32. A real gold standard and real (free) banking not only haven’t been tried, they both inspire great fear and hate in the statists. Look what happened to e-gold & the Liberty dollar (with YOUR tax dollars and YOUR law enforcement/judicial resources) while this fiscal clusterfuck was building. And despite all the resentment and name-calling, “gold bugs” do, at this point, get to say “I told you so.” Money matters, and gold & silver are the only REAL money.

  33. “i made NO bad decisions. but my home value and retirement account are being wiped out cuz these assholes destroyed capitalism by figuring out how to pas on their risk to everyone else in the world (i.e. leveraging the hell out of worthless instruments). how can capitalism exist if the risk is divorced from the risk taker and instead dumped on those of us who did nothing? i’ll be damned if i’m gonna watch my entire net worth disappear just to save a fucking theory.”

    Unless you’re retiring in the next 5 years your current 401k value isn’t THAT relevant. Unless you need to sell your house it’s current value also irrelevant.

    If you are retiring within 5 years then your money better be in bonds and metals instead of stocks and if it’s not you made a poor decision.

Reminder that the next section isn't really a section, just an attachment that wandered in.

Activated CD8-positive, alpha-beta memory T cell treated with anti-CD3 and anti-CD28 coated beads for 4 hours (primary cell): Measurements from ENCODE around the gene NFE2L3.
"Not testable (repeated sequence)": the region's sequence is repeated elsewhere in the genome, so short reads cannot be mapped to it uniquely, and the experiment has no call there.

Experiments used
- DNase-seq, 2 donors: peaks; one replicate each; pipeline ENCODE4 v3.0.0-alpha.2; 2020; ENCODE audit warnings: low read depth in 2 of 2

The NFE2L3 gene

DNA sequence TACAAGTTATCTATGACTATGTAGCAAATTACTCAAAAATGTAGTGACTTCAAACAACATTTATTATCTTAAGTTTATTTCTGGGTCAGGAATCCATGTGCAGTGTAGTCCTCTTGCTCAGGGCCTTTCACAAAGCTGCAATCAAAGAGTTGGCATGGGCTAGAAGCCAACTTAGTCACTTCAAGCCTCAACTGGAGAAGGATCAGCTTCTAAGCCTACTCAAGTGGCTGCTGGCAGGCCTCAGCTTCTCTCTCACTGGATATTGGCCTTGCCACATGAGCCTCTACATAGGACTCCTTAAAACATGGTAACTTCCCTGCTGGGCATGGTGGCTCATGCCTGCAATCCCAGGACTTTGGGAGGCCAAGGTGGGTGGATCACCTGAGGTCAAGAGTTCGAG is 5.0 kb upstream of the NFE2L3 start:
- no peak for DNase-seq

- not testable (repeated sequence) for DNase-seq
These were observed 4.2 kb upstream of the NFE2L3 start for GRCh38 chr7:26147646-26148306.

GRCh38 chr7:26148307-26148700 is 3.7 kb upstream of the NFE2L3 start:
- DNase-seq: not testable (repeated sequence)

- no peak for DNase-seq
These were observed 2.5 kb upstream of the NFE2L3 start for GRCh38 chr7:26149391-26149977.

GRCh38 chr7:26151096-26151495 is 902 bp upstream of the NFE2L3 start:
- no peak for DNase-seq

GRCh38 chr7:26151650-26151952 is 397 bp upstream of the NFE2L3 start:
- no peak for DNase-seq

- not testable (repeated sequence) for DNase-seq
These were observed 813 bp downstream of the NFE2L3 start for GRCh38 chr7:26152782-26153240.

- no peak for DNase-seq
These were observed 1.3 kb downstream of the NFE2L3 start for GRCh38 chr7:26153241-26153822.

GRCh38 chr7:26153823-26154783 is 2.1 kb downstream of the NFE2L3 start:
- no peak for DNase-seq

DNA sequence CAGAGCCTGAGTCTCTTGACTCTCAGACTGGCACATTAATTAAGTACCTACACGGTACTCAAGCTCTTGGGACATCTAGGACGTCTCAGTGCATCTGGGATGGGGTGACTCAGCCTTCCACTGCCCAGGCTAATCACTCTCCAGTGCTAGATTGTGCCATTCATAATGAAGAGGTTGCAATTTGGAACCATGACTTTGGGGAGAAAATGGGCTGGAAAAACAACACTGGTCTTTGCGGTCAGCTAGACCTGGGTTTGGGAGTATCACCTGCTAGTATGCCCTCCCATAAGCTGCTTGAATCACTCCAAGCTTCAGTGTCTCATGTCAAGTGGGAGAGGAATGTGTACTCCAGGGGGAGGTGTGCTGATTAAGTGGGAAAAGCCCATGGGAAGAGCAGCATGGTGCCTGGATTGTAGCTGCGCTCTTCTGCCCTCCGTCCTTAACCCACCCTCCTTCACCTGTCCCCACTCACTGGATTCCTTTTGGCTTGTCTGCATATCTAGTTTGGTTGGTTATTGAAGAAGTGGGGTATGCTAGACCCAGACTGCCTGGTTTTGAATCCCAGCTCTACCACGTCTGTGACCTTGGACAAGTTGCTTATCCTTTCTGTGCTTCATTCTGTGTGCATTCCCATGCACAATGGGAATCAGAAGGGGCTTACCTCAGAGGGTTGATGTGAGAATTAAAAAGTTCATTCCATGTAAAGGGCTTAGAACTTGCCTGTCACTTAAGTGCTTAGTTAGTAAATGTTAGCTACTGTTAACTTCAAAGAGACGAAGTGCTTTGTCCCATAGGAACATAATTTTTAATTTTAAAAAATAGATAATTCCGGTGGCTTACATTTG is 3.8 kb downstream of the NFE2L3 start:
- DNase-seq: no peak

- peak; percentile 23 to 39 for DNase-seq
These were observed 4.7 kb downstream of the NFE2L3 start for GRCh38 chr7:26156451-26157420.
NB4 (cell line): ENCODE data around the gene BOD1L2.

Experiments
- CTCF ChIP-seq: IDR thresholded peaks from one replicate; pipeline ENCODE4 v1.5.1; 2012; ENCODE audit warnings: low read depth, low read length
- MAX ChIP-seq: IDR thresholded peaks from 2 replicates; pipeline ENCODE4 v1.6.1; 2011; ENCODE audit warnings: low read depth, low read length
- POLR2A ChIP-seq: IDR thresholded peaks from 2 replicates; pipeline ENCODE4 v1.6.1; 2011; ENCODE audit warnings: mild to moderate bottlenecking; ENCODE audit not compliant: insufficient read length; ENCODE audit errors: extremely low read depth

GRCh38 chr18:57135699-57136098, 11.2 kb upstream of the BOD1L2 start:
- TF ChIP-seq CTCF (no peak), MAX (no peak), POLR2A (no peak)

Unless you’re over 60 please don’t follow the government’s lead and “do something about this.” Keep your retirement fund the way it is.

  34. “Money matters, and gold & silver are the only REAL money.”

    What? Gold is a ponzi scheme; it doesn’t have any value except for the value that people place on it. Its right up there with tulip bulbs.

  35. I hope that your joking when you comparable tulip bulbs with a durable commodity Colin.

    I was going to write more about uses and demand for gold and prices but the first part about sums it up; I hope you’re kidding me.

  36. Sadly, I’m not kidding. I am SHOCKED that intelligent people still talk about gold as an appropriate thing to base a financial system on.

  37. Money matters, and gold & silver are the only REAL money

    Ha ha, so naive. I’ve said it before: violence is the only true currency. Your gold doesn’t mean shit when I kill you and take it.